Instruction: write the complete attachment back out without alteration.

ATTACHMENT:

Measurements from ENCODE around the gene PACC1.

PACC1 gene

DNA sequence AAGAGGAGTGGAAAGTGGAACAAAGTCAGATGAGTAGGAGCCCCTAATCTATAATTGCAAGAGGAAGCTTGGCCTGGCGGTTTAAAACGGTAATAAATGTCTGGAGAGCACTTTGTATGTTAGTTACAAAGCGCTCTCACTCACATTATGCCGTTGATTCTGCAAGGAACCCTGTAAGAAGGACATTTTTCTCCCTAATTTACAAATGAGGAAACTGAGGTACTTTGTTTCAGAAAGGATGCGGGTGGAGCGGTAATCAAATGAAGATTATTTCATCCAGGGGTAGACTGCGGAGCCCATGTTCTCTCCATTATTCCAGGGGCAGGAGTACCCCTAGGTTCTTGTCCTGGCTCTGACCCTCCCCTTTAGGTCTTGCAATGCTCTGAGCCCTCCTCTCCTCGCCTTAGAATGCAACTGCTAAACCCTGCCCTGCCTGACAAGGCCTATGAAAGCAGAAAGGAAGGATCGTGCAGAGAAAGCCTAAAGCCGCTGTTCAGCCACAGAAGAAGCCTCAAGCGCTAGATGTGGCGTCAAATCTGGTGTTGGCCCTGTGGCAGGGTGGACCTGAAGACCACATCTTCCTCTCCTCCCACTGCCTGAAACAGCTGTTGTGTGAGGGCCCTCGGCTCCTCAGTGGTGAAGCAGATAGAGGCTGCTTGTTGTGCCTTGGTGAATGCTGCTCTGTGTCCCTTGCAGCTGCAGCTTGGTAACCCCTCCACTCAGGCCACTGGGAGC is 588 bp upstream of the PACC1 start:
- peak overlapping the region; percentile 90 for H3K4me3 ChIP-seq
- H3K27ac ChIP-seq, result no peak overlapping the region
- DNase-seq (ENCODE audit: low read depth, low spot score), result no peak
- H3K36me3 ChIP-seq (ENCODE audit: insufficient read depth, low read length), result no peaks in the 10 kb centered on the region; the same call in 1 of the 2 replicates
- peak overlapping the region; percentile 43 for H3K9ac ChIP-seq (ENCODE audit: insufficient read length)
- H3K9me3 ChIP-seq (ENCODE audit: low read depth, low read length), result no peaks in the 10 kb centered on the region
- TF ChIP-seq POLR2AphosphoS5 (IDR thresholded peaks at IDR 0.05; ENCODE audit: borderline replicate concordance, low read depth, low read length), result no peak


Measurements from ENCODE around the gene PACC1.

PACC1 gene

DNA sequence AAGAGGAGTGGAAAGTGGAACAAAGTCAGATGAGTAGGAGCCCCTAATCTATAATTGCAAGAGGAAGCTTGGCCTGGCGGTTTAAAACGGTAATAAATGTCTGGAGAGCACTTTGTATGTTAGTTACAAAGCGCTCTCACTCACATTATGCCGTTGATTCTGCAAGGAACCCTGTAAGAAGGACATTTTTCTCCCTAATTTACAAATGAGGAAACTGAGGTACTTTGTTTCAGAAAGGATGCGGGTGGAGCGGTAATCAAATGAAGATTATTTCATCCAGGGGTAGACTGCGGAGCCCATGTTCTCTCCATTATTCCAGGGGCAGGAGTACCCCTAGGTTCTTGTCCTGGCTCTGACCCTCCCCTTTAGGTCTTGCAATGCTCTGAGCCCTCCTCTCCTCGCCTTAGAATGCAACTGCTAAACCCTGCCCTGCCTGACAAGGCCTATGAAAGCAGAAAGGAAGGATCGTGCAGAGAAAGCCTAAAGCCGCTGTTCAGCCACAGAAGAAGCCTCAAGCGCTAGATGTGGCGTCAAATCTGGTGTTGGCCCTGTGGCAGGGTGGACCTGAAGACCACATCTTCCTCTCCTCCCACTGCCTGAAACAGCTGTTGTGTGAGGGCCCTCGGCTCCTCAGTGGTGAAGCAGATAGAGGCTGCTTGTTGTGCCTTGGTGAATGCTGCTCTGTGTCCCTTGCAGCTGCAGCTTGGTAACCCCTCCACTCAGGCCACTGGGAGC is 588 bp upstream of the PACC1 start:
- peak overlapping the region; percentile 90 for H3K4me3 ChIP-seq
- H3K27ac ChIP-seq, result no peak overlapping the region
- DNase-seq (ENCODE audit: low read depth, low spot score), result no peak
- H3K36me3 ChIP-seq (ENCODE audit: insufficient read depth, low read length), result no peaks in the 10 kb centered on the region; the same call in 1 of the 2 replicates
- peak overlapping the region; percentile 43 for H3K9ac ChIP-seq (ENCODE audit: insufficient read length)
- H3K9me3 ChIP-seq (ENCODE audit: low read depth, low read length), result no peaks in the 10 kb centered on the region
- TF ChIP-seq POLR2AphosphoS5 (IDR thresholded peaks at IDR 0.05; ENCODE audit: borderline replicate concordance, low read depth, low read length), result no peak